bpark1000 (author)2015-02-25

You make no mention whatsoever of setting up permanent magnets for the currents in the traces to interact with. To be effective, you need a strong magnetic field parallel to the plane of the membrane, and the reversals (poles) of the field need to match up with traces carrying current in the opposite direction, in order for all of the currents to push the membrane in the same direction, perpendicular to the plane of the membrane. For example, if you choose spirals, the spirals should not spiral all the way to the center, and adjacent spirals need to carry currents in the opposite direction (counter-clockwise versus clockwise). The magnet poles would be set to lie directly under the centers of the spirals, adjacent poles being opposite.

tjfoth (author)bpark10002015-02-28

Please see bullet 5 in step 1.

okenssy (author)2015-02-26

How about Gold Leaf instead of copper filling or led filling?

monishgogri (author)2015-02-26

would a pencil drawing of the spirals do, as the graphite in the pencil lead conducts electricity! much easier prototyping!

rroglio (author)2015-02-26

Hy! Great job...

Can you post a working video?


actimm (author)2015-02-25

It occurs to me you should be able to use plate glass for this as well. I wonder how it would sound. Perhaps a stained glass speaker?

mledón díaz (author)2015-02-25

That's a very creative idea yet i'd also like to see it working

dexterelu (author)2015-02-25

I'm assuming any pattern can be achieved by laser-printing and etching the copper. Is there any way you could add a video of your designs?

ahorn8 (author)2015-02-24

Do you have any template for etching the designs in copper? This is an interesting idea for a project but without sharing the complex design I wonder how its a complete instructable.

frostystones (author)2015-02-24

my dad did some R&D at Magna Int. involving a rear window of a car as a speaker. although it did work, there were too many other complications to make it a feasible for the open market.

jsolterbeck (author)2015-02-24

Love it! Need more!

pantalone (author)2015-02-24

Brilliant and beautiful! As with the other commentors, I'd love to hear a sample of the audio these produce. I'd also like to know what method you used to cut the copper foil so precisely, and how you arrived at the hexagonal structure. What were some of the other shapes you tried (besides spiral) and how did they compare? I think a longer instructable would be a great idea!

yzerbeat (author)2015-02-24

That looks amzing, a video with a little soundclip would be nice!

Salvagione (author)yzerbeat2015-02-24


lfoss (author)2015-02-24

woodNfish (author)2015-02-24

I actually doubt your parallel and sparse topologies actually produce any sound based on electrical theory. Every electrical current through a wire creates a magnetic field and the spiral or coil, to be more correct, was designed to create a more intense magnetic field. Your parallel design does nothing more than reduce the wire resistance by creating more paths in parallel and your random, or "sparse" design simply creates a lot of shorts for the current to follow from one polarity to the other.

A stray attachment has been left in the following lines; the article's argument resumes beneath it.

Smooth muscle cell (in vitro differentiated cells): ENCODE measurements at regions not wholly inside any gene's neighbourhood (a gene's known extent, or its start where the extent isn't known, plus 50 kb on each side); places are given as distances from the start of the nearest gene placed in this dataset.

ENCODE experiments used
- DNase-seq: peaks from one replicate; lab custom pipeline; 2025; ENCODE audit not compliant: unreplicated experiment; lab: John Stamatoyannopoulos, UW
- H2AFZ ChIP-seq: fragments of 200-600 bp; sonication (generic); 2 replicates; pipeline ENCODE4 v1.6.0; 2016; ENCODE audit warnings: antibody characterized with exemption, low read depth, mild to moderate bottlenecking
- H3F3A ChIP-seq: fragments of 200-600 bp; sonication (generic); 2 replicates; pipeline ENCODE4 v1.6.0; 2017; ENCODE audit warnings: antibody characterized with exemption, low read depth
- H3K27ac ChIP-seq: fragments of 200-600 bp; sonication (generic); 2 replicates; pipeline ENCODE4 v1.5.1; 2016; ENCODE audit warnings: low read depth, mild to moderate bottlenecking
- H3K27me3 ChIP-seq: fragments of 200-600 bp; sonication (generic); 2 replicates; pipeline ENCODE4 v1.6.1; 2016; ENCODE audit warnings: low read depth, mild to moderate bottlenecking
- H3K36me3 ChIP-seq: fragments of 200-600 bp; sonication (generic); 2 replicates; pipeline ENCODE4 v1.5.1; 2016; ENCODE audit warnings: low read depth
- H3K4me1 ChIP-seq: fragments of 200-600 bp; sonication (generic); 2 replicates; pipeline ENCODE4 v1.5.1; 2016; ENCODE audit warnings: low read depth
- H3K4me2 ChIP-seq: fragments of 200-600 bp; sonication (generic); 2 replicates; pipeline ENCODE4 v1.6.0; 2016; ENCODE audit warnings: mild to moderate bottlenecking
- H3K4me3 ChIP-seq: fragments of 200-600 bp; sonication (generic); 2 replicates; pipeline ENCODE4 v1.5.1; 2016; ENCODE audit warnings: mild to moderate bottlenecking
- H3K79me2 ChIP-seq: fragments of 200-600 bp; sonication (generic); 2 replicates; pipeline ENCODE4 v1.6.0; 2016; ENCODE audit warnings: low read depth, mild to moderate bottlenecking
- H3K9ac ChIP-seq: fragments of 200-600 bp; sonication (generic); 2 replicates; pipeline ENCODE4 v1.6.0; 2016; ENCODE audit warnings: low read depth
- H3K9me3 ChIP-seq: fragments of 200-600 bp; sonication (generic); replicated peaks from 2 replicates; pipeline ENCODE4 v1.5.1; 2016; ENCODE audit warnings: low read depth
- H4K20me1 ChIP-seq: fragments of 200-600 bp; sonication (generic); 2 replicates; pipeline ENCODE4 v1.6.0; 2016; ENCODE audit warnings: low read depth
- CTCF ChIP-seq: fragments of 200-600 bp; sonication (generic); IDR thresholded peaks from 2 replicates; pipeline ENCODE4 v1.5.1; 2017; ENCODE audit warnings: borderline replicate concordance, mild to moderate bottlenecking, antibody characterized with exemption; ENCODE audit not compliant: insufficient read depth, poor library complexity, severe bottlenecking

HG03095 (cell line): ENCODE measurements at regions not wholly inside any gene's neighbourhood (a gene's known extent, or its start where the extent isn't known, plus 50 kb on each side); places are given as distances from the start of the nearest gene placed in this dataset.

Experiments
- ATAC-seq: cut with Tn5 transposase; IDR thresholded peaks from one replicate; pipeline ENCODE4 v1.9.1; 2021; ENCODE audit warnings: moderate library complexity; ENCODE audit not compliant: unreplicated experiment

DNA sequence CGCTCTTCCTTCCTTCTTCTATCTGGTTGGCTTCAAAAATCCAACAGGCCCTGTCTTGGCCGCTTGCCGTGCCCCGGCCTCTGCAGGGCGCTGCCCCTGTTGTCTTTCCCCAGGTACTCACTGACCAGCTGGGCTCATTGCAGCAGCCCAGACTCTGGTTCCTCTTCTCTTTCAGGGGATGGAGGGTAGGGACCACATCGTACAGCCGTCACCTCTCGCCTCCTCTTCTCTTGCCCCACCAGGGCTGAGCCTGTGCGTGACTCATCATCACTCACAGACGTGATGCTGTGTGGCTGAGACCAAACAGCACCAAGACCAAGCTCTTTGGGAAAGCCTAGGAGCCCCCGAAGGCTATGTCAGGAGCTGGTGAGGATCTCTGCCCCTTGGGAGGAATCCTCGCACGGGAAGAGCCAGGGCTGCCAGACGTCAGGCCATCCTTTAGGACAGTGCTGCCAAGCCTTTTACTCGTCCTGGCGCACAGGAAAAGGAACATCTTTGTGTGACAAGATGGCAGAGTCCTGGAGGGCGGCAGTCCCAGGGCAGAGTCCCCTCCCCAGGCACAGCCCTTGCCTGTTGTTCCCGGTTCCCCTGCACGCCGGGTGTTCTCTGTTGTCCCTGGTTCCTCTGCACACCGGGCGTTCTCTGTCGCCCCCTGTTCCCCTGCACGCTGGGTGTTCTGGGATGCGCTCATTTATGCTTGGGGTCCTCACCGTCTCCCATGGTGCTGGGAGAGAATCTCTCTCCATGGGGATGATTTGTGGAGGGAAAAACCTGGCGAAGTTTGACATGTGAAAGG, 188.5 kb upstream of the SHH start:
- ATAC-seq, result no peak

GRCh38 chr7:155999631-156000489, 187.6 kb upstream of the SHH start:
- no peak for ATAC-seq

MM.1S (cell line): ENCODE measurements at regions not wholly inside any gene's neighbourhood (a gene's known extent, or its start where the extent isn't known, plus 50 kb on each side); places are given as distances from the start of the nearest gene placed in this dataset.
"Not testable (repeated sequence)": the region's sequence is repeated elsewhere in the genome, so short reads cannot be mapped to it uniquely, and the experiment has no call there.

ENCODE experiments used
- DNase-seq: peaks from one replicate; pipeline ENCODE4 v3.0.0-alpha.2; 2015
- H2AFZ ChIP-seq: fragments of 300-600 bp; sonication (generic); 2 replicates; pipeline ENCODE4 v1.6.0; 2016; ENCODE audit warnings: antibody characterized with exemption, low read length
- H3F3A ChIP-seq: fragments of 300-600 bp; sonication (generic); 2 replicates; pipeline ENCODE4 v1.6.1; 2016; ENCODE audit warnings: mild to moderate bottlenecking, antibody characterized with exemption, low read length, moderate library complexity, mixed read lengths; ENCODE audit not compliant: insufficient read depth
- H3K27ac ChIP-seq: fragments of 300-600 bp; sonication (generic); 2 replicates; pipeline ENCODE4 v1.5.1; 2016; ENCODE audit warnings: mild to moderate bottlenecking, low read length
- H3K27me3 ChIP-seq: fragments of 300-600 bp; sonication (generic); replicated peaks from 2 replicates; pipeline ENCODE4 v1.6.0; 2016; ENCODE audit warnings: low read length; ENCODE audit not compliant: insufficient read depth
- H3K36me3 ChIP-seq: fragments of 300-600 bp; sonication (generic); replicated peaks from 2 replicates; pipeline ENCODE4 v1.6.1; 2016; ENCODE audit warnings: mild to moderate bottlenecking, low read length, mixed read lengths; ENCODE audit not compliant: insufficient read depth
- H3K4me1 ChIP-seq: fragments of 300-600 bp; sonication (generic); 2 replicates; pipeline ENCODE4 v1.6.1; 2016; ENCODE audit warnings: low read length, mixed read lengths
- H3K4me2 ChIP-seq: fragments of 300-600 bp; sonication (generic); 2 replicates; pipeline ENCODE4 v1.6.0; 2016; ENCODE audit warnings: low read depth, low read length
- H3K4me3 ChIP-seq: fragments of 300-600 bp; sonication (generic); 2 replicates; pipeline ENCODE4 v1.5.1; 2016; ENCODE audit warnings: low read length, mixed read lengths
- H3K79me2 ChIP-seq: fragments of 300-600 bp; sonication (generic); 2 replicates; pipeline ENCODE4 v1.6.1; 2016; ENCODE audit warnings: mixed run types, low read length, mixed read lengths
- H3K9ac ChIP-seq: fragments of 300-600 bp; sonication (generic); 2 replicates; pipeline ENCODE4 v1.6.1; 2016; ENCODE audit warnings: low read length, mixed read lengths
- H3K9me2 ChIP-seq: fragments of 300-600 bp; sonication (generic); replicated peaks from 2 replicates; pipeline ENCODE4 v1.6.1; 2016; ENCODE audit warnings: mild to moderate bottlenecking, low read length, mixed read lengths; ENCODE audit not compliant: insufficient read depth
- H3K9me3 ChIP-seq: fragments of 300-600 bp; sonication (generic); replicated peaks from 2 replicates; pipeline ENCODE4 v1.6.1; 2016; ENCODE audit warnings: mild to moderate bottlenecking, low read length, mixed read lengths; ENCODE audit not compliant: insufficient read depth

Your Burroughs image is interesting, but looks to me like it would operate more as a heating element than anything else. You never did say in your instructable if any of your experiments actually worked, and I doubt they do.

tiorbinist (author)2015-02-24

An excellent introduction to the idea that speakers don't have to have round voice-coils wrapped around magnets... but it would have been nice if you had shared your techniques for cutting the thin copper sheet. There are a number of possibilities: milling via CNC, etching with an acid, etc. Obviously, if you are cutting it with an X-acto knife, this isn't going to be useful to the majority of us (who mostly cut ourselves with X-acto knives).

Do you have any calculations you do to determine how much output you will get? Perhaps some guidance on how thick and wide the copper must be to support the current flow? Some consideration to impedance (at least at 1Khz with a 1v signal) would be helpful, since it has a bearing on how useful the sound is. (One example of this would be if one configuration produces more volume than another; the quality of the resulting sound might also be important.)

You obviously do very neat and attractive work, but I'd really like to see an instructable show how to do it, rather than just what was done.

lnorooz (author)2015-02-24

Did you use a laser cutter on these designs? Or are you just that talented? :)